The Food and Drug Administration has released a report detailing their efforts to ensure that consumers know what they’re getting into when they purchase a product. Consumers receive such assurances by the label affixed to the foods they consume, and when the FDA begins to suspect that a product might not contain what it purports to, the agency can step in.
The accuracy of the food label is important because it prevents companies from making false or misleading claims about their products. Monitoring these labels falls within the FDA’s jurisdiction. The agency points to a recent incident involving pomegranate juice concentrate to showcase the importance of their effort. Although labels suggested that the juice was 100% pomegranate, the FDA’s subsequent analysis begged to differ. The FDA thus was able to issue an import alert on pomegranate products from Iran and Turkey, giving authorities the ability to detain pomegranate juice for a requisite amount of time before it entered our own country. Honey from some countries received a similar alert last year.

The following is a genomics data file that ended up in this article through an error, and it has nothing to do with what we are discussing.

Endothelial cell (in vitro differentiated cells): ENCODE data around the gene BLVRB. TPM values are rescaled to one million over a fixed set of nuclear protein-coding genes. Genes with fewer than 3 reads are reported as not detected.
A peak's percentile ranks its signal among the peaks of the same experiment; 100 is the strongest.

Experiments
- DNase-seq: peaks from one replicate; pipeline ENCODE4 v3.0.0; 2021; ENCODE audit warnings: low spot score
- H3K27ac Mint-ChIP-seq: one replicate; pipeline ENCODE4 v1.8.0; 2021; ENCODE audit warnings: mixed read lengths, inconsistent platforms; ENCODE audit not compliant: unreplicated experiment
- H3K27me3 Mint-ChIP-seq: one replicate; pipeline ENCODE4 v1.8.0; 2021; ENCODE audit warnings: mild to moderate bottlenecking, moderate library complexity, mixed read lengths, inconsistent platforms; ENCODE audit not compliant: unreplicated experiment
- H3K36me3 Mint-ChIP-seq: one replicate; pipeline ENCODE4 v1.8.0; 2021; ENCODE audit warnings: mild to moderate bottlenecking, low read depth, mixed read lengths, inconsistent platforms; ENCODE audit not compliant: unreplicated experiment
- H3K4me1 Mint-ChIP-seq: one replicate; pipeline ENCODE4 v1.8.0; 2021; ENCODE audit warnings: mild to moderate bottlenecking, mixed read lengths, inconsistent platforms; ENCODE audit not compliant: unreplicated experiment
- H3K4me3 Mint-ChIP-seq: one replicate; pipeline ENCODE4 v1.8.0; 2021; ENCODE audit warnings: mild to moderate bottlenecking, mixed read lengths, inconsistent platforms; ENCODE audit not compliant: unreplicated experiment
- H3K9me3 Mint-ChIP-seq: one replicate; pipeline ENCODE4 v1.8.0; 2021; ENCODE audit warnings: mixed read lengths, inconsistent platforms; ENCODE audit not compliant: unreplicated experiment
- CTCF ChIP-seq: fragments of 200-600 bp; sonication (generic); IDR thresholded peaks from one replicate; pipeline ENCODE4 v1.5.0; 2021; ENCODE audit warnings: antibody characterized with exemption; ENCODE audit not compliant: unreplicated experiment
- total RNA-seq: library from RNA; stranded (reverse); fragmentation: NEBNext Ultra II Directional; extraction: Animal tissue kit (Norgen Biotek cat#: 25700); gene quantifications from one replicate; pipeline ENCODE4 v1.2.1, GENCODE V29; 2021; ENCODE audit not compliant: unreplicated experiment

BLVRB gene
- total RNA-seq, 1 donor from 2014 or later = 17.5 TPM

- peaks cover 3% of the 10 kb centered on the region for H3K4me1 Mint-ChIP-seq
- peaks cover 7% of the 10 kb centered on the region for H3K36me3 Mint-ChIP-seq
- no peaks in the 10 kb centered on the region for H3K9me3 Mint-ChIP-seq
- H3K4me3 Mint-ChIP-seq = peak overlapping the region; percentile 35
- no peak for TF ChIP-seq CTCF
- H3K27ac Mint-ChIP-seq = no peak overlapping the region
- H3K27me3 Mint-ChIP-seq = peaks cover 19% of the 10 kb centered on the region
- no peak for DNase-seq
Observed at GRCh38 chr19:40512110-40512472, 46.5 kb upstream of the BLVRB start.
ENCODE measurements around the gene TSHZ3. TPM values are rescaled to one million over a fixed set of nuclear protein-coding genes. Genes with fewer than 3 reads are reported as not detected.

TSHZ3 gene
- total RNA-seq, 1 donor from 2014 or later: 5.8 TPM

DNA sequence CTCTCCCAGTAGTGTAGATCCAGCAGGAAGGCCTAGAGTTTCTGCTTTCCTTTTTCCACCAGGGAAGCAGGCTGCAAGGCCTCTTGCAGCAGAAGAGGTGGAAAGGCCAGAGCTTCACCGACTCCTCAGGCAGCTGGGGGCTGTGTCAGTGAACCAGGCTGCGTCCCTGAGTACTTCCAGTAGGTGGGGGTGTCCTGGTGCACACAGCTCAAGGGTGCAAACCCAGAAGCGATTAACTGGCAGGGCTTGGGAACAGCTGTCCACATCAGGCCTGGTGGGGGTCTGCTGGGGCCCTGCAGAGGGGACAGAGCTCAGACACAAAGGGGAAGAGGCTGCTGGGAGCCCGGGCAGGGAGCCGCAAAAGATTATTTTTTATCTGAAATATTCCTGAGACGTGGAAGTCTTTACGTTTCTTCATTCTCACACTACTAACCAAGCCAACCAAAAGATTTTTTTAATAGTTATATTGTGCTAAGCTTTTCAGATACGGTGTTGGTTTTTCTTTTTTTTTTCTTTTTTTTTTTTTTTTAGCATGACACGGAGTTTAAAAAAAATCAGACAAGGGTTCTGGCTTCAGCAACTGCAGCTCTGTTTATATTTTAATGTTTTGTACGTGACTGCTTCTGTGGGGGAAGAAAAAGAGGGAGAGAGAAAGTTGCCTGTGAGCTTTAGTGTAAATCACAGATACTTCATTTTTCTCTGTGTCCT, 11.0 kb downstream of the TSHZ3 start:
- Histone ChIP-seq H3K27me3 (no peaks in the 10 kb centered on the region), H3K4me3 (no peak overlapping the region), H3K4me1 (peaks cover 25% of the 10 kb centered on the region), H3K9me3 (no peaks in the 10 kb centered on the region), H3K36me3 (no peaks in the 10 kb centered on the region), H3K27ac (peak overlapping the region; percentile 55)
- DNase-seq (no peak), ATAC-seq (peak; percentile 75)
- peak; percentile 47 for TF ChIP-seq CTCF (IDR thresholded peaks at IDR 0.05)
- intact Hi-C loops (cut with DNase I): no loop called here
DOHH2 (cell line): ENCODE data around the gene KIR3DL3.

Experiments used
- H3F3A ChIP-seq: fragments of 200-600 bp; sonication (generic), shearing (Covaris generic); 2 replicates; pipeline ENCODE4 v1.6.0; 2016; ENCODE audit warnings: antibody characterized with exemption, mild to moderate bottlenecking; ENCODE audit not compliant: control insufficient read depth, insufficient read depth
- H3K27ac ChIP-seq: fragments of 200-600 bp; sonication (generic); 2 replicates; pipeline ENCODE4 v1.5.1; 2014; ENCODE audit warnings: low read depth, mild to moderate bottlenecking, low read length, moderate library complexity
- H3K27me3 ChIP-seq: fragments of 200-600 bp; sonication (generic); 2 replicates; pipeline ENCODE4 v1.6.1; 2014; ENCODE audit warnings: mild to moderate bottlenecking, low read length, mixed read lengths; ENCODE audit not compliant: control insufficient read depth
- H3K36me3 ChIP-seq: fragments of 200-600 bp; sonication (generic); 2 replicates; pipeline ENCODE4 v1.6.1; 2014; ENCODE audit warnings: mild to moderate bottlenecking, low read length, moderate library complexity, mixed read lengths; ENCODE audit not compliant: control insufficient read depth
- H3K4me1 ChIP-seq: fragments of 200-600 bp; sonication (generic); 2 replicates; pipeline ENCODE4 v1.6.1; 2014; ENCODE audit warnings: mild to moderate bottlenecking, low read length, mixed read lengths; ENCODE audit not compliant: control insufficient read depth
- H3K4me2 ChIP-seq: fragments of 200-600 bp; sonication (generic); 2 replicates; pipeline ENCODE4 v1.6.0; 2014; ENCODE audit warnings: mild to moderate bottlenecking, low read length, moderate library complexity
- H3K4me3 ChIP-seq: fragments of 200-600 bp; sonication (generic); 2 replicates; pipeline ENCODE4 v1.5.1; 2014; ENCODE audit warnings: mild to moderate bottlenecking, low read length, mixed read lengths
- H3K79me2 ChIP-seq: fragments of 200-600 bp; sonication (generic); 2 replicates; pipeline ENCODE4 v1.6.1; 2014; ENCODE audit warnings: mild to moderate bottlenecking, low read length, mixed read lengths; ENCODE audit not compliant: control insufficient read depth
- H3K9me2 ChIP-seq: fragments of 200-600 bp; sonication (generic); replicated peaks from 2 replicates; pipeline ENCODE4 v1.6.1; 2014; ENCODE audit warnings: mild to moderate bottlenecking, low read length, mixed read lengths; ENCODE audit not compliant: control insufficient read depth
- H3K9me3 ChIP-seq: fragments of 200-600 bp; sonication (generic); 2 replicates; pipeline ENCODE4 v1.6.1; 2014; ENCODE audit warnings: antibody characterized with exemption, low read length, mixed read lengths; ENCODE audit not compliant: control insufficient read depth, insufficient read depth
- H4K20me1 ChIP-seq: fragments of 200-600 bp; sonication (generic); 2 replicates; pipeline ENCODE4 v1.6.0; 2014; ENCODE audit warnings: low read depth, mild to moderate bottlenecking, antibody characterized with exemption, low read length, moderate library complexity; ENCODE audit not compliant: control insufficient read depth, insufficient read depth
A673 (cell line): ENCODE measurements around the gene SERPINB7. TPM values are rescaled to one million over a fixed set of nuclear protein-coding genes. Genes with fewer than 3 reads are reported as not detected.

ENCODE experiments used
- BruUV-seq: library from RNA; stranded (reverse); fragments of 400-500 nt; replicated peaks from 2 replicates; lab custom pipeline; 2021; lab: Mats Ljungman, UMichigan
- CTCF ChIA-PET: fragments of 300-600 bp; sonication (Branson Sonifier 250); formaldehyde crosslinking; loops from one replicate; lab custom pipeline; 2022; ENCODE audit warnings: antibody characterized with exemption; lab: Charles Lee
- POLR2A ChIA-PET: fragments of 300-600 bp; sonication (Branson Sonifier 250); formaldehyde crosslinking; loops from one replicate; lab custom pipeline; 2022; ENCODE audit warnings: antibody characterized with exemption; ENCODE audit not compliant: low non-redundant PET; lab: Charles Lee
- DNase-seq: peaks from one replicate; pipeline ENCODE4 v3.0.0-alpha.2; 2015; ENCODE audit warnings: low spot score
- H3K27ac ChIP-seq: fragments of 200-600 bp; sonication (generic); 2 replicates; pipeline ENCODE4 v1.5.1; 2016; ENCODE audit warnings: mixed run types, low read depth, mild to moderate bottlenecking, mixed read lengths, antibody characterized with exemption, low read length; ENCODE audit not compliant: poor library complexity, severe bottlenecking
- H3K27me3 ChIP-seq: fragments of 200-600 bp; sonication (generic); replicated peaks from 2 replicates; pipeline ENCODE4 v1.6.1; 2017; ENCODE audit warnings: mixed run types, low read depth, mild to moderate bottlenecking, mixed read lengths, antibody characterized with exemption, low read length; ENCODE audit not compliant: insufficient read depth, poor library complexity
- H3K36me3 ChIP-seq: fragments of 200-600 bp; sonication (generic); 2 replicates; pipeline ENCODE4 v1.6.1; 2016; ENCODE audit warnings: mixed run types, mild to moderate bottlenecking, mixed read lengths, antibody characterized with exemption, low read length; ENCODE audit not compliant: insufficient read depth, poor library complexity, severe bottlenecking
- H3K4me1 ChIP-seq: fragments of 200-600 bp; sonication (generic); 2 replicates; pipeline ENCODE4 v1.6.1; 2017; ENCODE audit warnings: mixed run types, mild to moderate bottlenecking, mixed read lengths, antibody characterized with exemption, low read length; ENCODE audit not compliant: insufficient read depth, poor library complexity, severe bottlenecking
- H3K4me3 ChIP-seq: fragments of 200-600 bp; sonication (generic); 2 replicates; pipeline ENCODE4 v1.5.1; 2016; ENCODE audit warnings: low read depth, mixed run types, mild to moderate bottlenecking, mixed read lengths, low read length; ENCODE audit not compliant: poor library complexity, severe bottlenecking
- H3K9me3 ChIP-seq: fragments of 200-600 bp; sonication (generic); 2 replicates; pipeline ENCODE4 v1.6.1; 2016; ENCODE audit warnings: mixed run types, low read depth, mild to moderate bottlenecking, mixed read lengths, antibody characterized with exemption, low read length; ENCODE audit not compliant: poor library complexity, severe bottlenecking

Many times, a company might use a less expensive ingredient in order to trim costs but then not alter the label to reflect the presence of that substance. If you suspect that an item’s label might sound too good to be true, you should contact the FDA at once. Even though industry officials are those who typically report such violations to the FDA, consumer reports can be just as vital. And any adversity should be reported both to the FDA and to a doctor.